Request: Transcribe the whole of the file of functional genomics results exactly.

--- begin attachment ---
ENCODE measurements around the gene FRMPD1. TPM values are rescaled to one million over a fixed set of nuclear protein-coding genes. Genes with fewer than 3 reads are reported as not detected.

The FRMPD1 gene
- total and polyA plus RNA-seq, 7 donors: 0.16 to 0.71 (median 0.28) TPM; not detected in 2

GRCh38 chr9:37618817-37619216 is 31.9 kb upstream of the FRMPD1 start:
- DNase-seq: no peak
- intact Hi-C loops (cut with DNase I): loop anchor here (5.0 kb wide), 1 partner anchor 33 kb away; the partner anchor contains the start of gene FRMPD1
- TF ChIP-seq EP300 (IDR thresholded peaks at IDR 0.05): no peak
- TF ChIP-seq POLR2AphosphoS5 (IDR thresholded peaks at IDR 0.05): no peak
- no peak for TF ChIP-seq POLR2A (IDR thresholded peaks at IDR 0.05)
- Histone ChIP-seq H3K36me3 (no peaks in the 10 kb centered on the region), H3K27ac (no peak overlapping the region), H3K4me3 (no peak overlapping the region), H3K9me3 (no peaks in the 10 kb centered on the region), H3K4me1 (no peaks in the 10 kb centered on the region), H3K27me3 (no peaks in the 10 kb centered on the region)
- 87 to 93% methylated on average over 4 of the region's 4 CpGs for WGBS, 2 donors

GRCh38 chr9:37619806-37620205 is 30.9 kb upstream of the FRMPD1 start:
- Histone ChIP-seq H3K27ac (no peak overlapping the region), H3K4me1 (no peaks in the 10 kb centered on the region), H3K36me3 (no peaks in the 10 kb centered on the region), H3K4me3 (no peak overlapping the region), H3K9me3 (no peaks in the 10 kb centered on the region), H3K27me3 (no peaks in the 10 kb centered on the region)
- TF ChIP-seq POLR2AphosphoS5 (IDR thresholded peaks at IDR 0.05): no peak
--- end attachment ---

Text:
ENCODE measurements around the gene FRMPD1. TPM values are rescaled to one million over a fixed set of nuclear protein-coding genes. Genes with fewer than 3 reads are reported as not detected.

The FRMPD1 gene
- total and polyA plus RNA-seq, 7 donors: 0.16 to 0.71 (median 0.28) TPM; not detected in 2

GRCh38 chr9:37618817-37619216 is 31.9 kb upstream of the FRMPD1 start:
- DNase-seq: no peak
- intact Hi-C loops (cut with DNase I): loop anchor here (5.0 kb wide), 1 partner anchor 33 kb away; the partner anchor contains the start of gene FRMPD1
- TF ChIP-seq EP300 (IDR thresholded peaks at IDR 0.05): no peak
- TF ChIP-seq POLR2AphosphoS5 (IDR thresholded peaks at IDR 0.05): no peak
- no peak for TF ChIP-seq POLR2A (IDR thresholded peaks at IDR 0.05)
- Histone ChIP-seq H3K36me3 (no peaks in the 10 kb centered on the region), H3K27ac (no peak overlapping the region), H3K4me3 (no peak overlapping the region), H3K9me3 (no peaks in the 10 kb centered on the region), H3K4me1 (no peaks in the 10 kb centered on the region), H3K27me3 (no peaks in the 10 kb centered on the region)
- 87 to 93% methylated on average over 4 of the region's 4 CpGs for WGBS, 2 donors

GRCh38 chr9:37619806-37620205 is 30.9 kb upstream of the FRMPD1 start:
- Histone ChIP-seq H3K27ac (no peak overlapping the region), H3K4me1 (no peaks in the 10 kb centered on the region), H3K36me3 (no peaks in the 10 kb centered on the region), H3K4me3 (no peak overlapping the region), H3K9me3 (no peaks in the 10 kb centered on the region), H3K27me3 (no peaks in the 10 kb centered on the region)
- TF ChIP-seq POLR2AphosphoS5 (IDR thresholded peaks at IDR 0.05): no peak